If the concept of getting your ass kicked, and hard, by a video game is of little interest to you, then the original Dark Souls was likely a turn-off from every possible angle. In an unforgiving, visually coarse manner, the now-and-again masochistic desires of the common gamer were fed upon and repurposed for maximum replay value. Those who couldn’t appreciate what developer From Software was attempting to do—using the excessively challenging gameplay as a ruler slap on the hand in order to increase our tolerance for merciless ravaging at the hands of formidable foes—surely turned away from Dark Souls in anger, claiming it was a tortuous experience that never allowed them the opportunity to relish in any rewards.
Yet, simply giving you things because you’ve been playing for a while is not how Dark Souls, nor Demon’s Souls before it, operated as existential digital entertainment. From Software’s unofficial motto with this series has always been “We’re going to send you to hell. If you come out alive, you’ll thank us for the discounted trip.” Dark Souls II is just as across-the-board demanding as its predecessors, functioning on an ever more grandiose scale, dishing out excruciating beatdowns like Thin Mints at a Girl Scouts cookies sale. The game is at times extremely frustrating, often immodestly so, but never gets to the point where hurling your controller across the room is a stress-relieving solution. Each consecutive failure (and there are many) is a cardinal lesson learned, a mistake that makes you a better tactician, more patient, and savvier at navigating your way through the treacherous Drangleic without your soul, and hopefully your mind, intact.
Even for the most standard of playthroughs, Dark Souls II will confiscate at least 60 hours from your life. This shriller sequel has no impulsion to render itself appealing to those who shunned the first game, right off the bat introducing a, some might say, overly harsh punishment in the form of a decreased health meter after defeat is encountered (though the prized Human Effigy item can curtail it). Details like this are even more incentive to harness your skills before barreling into combat like a demonic madman. As is to be expected, there’s a sharp emphasis on timing, adaptation, and constant analysis during battles. Whether taking on one of Drangleic’s massive underworld abominations or a smaller concentration of jittery peon enemies, the level of variety in solving these individual action-oriented puzzlements is remarkable; no clash is quite the same as the one that came before it. Unabashed incongruity is actually among Dark Souls II’s strongest attributes. Not only does it promote intensive variation during skirmishes, but when navigating the voluminous landscapes as well. The nightmare-prone are encouraged to seek out stealthier passageways en route to bonfire checkpoints, while the fearless (read: stubborn) can charge headlong into conflict as they see fit. Surprisingly, taking the time to admire one’s surroundings yields its own set of minor perks. Dark Souls II is a significantly better-looking game than its grimy prequel, with a smoother framerate and a slew of elegant lighting effects that make lugging around a gradually dying torch to illuminate every inch of terrain a beneficial burden.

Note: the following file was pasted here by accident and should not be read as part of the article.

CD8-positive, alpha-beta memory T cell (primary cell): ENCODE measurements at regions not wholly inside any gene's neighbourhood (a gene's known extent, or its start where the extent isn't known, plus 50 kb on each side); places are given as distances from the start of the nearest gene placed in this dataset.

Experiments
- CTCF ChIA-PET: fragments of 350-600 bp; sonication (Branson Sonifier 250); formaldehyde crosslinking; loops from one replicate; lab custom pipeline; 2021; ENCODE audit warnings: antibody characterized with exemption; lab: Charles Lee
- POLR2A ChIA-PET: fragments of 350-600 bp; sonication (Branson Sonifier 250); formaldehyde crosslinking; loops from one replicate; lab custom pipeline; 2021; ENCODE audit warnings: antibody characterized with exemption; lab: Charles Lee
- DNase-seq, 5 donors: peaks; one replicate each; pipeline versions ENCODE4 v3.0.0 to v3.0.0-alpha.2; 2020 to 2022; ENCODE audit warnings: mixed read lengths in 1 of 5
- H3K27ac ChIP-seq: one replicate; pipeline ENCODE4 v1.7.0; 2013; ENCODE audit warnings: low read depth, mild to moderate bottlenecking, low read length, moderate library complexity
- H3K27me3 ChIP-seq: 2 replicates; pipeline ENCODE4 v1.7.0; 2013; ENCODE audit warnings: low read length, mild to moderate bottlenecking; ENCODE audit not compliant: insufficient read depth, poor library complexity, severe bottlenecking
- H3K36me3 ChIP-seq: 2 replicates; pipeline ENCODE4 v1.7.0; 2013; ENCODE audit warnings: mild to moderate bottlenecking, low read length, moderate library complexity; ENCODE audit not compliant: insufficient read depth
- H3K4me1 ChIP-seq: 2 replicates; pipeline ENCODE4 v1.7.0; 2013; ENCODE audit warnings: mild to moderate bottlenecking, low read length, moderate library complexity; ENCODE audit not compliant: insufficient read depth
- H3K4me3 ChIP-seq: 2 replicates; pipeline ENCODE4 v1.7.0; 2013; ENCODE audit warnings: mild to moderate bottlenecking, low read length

While From Software amped up the comprehensive difficulty in Dark Souls II’s most critical areas, they’ve managed to sneak in a tiny gift or two that may keep newcomers from completely losing their composure in distressful situations. Fast-travel is essentially available from the start, using previously ignited bonfires to skip around the world at will. This removes an immense amount of weight off one’s shoulders, eliminating several spurts of backtracking from the already protracted playtime. The only downside is that the hub camp remains the singular location to trade collected souls for upgrades and other bonuses; replicating these spots would have been ideal, but clearly From Software had no intent on making anything easier for their dedicated fanbase. If you can tough it out, though, the added advantages of a New Game Plus mode warrant immediate revisitation. Multiplayer has also been enhanced in Dark Souls II, again toying with the accommodate-versus-impede approach to online functionality. Joining Covenants and leaving ingeniously concealed traps for unsuspecting players to run into is just as fun as helping them slay an increasingly aggravating boss. Routinely switching your short-term intentions between good and evil is another way to transfer any pent-up personal disgruntlement onto an especially credulous companion.
Dark Souls II isn’t for everyone, as it’s a game that enjoys dragging you through the mud and leaving you for (un)dead. But if you can put up with its blunt brutality, the compensation can be bountiful, even though much of it occurs outside the realm of what’s on your monitor. A lousy day in real life can seem like a walk in the park after a particularly rough evening in Drangleic.